Talking points for friends and media

The Royal wedding will naturally be a discussion topic over the next weeks around water coolers, in classrooms and at social events. Some of us will even encounter a journalist or participate in a talk show, blog or tweet, Here are just a few ideas to supplement the League’s Myths about the Monarchy which appear on this.

Why do you think Canadians care about the Royal wedding?

One of the attractive features of the Monarchy is that it places other human beings at the top of our constitutional structures. So in this way William is much more than simply our future King—he and Kate form part of our extended family, which we care about along with all the ups and downs of life—in this case, the triumph of love despite the young couple’s lack of privacy, the recollection of William losing his mother, the knowledge that Kate is giving up her freedom to embark on a life of service. So while, yes, of course, the glamour and glitz are exciting, at root there is a very basic sense of human identity and emotion—happiness for others that brings happiness to our own lives.

Why do we want to celebrate the Royal wedding?

When we celebrate William and Kate’s special day, we are celebrating ourselves in many ways. Historically, Canadians will remember our own Queen’s marriage in 1947 and how her life of service has been a constant part of the fabric of our lives and those of everyone in the Commonwealth. In the present, the wedding—like one in our own family—lifts us out of the discouragement of news of wars and earthquakes and elections to an event that is focuses not on politicians striving for popularity but on sheer happiness and romance. And we all also feel certain stability for the future: we know who are next two monarchs will be, Charles and William, and look forward to the next generation of the Royals as well!

What’s the best way to celebrate?

The best way is to remind everyone that this is a Canadian celebration as much as it is a British one—how proud we are that such a terrific young man is Canada’s future King, and is bringing his bride to Canada in June to get her acquainted with our amazing country, so let’s fly the Maple Leaf proudly that day. To do an act of kindness for others, whether physically or by giving to a charity in the young couple’s honour, is the best celebratory gift we could make and reflects the Crown’s devotion to community service. And of course, we should all responsibly raise a glass or two to celebrate this special event in our extended family, the Canadian Royal Family.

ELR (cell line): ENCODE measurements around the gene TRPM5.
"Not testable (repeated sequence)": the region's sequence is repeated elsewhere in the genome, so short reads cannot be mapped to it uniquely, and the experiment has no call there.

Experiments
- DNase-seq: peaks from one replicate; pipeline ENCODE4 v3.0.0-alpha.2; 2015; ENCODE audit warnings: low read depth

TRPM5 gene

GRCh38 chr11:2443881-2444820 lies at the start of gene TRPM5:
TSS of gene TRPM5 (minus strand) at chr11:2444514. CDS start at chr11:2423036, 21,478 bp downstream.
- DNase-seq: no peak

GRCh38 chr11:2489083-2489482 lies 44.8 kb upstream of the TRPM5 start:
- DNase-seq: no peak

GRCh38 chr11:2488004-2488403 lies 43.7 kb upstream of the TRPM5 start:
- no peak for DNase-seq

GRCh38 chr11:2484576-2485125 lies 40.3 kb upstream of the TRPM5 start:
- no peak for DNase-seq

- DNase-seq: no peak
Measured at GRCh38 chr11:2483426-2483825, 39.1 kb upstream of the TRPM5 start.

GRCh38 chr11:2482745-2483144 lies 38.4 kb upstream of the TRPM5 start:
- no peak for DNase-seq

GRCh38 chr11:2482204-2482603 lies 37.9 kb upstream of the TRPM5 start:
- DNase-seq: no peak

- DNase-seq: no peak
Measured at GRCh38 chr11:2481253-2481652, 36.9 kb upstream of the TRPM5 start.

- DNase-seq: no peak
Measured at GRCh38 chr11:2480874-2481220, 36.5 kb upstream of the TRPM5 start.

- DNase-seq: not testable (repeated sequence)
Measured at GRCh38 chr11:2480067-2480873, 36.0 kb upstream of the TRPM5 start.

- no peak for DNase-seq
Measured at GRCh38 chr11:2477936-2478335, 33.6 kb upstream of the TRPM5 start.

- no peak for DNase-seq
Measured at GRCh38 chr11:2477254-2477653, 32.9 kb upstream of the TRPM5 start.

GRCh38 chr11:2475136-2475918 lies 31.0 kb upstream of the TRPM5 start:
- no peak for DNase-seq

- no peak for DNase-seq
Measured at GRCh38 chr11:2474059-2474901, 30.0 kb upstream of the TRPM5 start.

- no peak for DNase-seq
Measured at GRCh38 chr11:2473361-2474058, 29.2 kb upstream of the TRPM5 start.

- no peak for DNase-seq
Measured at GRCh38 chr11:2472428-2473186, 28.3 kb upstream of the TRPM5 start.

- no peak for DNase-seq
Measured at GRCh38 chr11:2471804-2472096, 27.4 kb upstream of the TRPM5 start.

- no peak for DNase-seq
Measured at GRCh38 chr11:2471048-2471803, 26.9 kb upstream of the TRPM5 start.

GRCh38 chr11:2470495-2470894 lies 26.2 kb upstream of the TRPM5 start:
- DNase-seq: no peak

How many Canadians will be watching or even really care about the Royal wedding?

Millions will be watching the live coverage on Canadian television—part of a worldwide audience estimated to be a billion, so it is good to think of how there will be a great tide of love and well-wishing circling the globe on April 29th, a perfect antidote to some of the unhappy news of war and calamity and self-striving that often seems to dominate the headlines. We sense that some thousands of Canadians will be traveling to London, as our group from the Monarchist League is going, to share in the special sense of occasion and remind the world proudly that William is our future King and this is a special event for Canadians, too.

Do Canadians have a general interest in the Royal Family?

It is constant: magazine editors report a bump in sales every time The Queen or a Royal appears on their covers! It is interesting that the Crown provides for Canada a humane form of government: that is, our ultimate loyalty is not to a politician or a political document but to The Queen, another human being—and so naturally we care about the lives of the Royals who mirror those of our own families except their ups and downs are played out on a very difficult public stage.

Comment on William and Kate’s wedding possibly sparking a renewed interest in the Royal Family for a younger generation of Canadians.

Many young Canadians can identify on a lot of different levels with William and Kate. First, the fuss around the details of the wedding—most of us don’t have to deal with the media, but we all know about the advice of well-meaning family and friends as to a wedding dress or the details of a reception or where the ceremony should take place. Second, William reminds us all of his mother, Diana, Princess of Wales, who brought so much love and happiness to others. At the same time, he is a role model to many young Canadians who consider public service in general, and service in the Canadian Forces in particular, as a very special calling. Kate of course mirrors many young girls’ dreams of marrying her prince charming—and how persistence in love pays off—not all the nastiness of the paparazzi and media have been able to discourage her and William, or separate their love. That is a special thing, so they are also examples of toughness and resilience, which are also not bad qualities to have!